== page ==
Editorial - Students, regents take high ground over legislator
Arizona university students jarred ABOR into easing this year's tuition hike with bold testimony and pleas for compromise.
But in reaction to the $84 increase for in-state students at Thursday's Flagstaff regent's meeting, a notorious legislator took a different approach to keeping tuition low.
Rep. Jean McGrath, R-Glendale, first demanded that the Arizona Board of Regents not raise tuition, then threatened lawsuit against the board for violating the constitution. McGrath told the Arizona Daily Wildcat that she planned to contact the state's attorney general and file lawsuit, claiming that ABOR failed to keep tuition as free as possible - as required in the state constitution.
While McGrath's threat drew venom from ABOR President Hank Amos, student outcry gained a reluctant concession from the university presidents and the board - dropping the tuition increase from its original $100.
The misalignment of negotiation tactics between the three affected groups - students, regents and legislators - is another key example of the disjunct between the state and the universities.
While suing the regents for violating the constitution is certainly an attractive tactic in certain circumstances, McGrath's move is one that appears to be a hollow lashing out that will ultimately accomplish nothing.
Considering the university presidents' insistence that they are struggling to remain financially competitive, and their collaborative openness to cutting the proposed hike, it is clear that nobody has violated the constitution.
Had circumstances been different and the administrations railroaded an outrageous boost to the respective tuitions, the thought of legal action against them would seem a bit too perfect to resist - suing a government body for breaking its own rules would set a great precedent.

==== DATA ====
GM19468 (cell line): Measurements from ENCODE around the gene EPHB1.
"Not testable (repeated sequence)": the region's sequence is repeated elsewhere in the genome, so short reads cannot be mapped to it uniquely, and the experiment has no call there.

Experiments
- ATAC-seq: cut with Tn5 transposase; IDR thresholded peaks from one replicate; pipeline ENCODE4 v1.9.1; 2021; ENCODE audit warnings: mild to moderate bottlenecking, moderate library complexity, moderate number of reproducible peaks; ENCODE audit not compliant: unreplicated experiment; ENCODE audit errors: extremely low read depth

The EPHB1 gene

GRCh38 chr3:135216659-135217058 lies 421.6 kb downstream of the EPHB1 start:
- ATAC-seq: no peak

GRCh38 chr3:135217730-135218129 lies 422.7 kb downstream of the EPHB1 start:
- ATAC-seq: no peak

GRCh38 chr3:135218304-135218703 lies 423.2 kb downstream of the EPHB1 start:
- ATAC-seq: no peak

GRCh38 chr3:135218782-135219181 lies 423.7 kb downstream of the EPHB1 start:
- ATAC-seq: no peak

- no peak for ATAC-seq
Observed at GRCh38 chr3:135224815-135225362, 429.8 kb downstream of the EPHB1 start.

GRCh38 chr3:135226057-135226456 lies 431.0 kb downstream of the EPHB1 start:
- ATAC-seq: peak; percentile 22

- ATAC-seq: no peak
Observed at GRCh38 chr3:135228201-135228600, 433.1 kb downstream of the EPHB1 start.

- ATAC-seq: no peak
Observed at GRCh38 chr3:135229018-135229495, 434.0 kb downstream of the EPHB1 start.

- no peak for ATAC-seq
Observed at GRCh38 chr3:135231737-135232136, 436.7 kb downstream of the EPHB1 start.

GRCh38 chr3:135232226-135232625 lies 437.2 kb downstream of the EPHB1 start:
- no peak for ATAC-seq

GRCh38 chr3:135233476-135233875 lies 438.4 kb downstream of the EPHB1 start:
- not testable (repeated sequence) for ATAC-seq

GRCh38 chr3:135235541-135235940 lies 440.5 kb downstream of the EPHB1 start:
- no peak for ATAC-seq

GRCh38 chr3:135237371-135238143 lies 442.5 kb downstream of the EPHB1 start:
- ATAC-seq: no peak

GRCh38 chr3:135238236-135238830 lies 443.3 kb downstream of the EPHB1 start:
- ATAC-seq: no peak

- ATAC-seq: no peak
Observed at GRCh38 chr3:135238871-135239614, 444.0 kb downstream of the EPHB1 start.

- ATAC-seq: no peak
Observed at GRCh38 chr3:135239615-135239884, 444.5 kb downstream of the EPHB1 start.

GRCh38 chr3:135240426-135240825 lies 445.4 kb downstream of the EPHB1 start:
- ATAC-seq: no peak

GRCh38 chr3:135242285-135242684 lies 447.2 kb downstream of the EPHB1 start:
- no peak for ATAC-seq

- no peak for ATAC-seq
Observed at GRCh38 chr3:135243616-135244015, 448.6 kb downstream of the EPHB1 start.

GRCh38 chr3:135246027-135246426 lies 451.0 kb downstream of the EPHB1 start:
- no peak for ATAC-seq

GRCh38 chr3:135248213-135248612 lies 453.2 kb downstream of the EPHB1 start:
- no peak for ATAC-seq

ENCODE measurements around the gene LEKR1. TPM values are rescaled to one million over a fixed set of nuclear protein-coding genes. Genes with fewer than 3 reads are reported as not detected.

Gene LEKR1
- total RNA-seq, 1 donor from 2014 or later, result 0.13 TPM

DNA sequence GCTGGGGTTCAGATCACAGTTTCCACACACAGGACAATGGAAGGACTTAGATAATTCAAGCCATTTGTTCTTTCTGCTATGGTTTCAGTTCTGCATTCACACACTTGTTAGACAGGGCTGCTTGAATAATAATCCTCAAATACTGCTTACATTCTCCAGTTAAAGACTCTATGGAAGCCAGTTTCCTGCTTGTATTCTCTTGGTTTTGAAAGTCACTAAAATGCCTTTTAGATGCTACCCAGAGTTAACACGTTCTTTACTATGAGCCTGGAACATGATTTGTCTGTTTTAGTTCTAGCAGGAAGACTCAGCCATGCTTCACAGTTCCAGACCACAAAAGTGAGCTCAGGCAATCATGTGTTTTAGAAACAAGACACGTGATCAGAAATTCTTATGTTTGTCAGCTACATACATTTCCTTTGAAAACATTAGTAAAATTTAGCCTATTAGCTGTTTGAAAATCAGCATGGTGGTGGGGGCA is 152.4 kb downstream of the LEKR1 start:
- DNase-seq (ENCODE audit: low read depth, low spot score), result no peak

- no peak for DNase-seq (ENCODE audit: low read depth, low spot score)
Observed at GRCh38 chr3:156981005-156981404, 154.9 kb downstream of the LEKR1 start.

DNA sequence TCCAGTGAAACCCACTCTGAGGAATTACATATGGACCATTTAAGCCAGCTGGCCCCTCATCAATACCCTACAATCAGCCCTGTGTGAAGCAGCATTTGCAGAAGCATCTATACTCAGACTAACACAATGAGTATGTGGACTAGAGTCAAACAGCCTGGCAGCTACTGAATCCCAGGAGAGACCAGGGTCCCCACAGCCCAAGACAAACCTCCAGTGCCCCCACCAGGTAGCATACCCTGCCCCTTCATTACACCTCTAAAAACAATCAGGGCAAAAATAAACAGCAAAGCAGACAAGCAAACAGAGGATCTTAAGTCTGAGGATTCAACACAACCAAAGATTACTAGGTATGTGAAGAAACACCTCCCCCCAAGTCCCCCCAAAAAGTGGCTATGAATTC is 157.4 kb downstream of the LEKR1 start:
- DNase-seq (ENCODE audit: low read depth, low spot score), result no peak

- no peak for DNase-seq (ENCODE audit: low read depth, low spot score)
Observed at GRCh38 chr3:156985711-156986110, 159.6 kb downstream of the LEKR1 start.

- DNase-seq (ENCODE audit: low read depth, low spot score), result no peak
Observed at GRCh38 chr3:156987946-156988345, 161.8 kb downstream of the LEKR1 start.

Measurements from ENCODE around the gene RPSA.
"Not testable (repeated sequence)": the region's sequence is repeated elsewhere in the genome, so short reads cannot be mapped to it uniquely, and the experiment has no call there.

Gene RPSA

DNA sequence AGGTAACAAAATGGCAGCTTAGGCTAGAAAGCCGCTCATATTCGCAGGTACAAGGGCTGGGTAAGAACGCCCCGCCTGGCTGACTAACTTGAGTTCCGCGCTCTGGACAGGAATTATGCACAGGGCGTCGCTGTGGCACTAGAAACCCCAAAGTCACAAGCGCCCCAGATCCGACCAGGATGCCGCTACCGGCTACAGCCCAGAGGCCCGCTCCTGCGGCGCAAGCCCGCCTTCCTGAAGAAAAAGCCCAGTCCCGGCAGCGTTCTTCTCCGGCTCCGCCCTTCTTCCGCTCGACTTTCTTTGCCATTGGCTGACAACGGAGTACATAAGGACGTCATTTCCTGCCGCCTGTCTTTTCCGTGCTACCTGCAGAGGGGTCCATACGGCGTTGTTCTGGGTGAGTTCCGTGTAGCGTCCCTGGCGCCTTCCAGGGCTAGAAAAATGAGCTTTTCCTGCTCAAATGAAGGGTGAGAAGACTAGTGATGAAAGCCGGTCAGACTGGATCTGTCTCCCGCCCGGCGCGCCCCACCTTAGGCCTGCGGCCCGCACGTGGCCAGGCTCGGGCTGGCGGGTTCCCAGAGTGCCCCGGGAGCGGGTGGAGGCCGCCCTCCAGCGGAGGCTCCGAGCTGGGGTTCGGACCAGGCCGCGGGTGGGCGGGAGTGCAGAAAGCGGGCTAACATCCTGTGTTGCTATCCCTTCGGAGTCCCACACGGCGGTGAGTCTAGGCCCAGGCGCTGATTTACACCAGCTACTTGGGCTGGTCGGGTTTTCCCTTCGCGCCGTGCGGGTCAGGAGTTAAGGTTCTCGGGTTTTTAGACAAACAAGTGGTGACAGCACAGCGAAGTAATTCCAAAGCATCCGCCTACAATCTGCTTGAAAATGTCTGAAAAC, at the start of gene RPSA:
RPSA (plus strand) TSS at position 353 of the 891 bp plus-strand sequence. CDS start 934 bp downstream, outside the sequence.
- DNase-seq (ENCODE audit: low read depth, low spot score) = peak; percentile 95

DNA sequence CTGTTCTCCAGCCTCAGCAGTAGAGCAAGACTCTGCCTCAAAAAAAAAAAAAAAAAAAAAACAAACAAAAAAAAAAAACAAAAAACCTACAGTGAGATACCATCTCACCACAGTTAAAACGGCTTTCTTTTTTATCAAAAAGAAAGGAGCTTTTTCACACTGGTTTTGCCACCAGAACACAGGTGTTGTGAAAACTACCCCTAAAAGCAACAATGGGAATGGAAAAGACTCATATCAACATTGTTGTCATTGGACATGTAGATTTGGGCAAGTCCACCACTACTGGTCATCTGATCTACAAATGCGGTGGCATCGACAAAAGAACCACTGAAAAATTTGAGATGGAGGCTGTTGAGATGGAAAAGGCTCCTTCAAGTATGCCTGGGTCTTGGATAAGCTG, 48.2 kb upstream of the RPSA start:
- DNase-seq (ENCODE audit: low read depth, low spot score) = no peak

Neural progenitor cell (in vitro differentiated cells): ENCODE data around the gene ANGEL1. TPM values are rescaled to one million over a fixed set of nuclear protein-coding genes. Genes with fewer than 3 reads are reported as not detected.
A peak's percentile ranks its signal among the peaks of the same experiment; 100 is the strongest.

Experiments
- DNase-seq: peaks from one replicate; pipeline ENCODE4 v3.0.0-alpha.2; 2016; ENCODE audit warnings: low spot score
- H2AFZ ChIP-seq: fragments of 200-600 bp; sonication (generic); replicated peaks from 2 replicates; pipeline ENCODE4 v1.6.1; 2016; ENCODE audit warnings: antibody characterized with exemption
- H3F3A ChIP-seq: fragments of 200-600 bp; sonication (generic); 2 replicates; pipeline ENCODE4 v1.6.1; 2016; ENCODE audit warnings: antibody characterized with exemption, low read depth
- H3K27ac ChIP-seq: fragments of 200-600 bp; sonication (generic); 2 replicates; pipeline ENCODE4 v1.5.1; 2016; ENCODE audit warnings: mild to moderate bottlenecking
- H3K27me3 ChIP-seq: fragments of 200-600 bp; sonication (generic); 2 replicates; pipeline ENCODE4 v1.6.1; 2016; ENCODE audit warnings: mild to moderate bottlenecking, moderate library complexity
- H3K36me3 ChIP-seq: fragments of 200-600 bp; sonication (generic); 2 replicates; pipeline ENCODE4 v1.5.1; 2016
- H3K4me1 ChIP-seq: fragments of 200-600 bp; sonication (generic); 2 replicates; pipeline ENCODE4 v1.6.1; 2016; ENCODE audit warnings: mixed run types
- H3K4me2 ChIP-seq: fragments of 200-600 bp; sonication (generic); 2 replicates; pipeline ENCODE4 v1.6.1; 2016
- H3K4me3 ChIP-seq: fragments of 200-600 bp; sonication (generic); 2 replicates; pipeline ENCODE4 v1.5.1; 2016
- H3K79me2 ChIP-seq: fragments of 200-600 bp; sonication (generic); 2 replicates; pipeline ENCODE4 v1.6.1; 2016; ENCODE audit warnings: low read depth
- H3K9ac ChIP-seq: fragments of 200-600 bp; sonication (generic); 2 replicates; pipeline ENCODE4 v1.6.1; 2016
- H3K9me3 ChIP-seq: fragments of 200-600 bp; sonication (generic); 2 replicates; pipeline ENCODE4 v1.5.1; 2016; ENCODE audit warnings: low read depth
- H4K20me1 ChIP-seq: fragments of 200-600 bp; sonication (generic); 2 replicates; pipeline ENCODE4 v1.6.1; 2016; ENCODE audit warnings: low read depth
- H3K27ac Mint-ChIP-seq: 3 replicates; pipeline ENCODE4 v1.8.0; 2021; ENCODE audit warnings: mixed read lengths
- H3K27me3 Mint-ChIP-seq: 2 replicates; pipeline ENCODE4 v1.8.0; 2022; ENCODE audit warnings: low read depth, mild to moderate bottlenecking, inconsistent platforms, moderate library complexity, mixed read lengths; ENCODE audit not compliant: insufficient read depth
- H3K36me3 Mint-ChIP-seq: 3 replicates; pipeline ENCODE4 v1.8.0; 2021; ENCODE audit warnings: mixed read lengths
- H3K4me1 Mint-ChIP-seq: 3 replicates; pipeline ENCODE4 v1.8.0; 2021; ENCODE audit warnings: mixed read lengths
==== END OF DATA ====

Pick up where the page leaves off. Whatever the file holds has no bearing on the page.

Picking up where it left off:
But a simple glance at the responses the tactics drew makes it evident that such unwarranted litigation will only antagonize the relationship between the state and the institutions.
"I find it insulting," Amos said at the meeting, referring to McGrath's demands.
The simple act of discusion and compromise led to an incremental increase that presidents accepted, despite insistence that more money is desperately needed.
An honest plea, in this case, proved more effective than empty threats. The source of the threat must also be taken into account. McGrath has said in the past that the universities waste their money and shouldn't receive any increase in money for operation.
This is simply not true. ABOR's concern that quality is dropping is fully justifiable, and last year's state budget scare only heightened any fear that higher education is being weened off of goverment aid.
Last week's regents meeting proved that students and their universities are working together to compensate for a belt that has been tightened by the state. A frivolous lawsuit against ABOR isn't going to bring anymore top faculty to Arizona than its already lousy salaries will.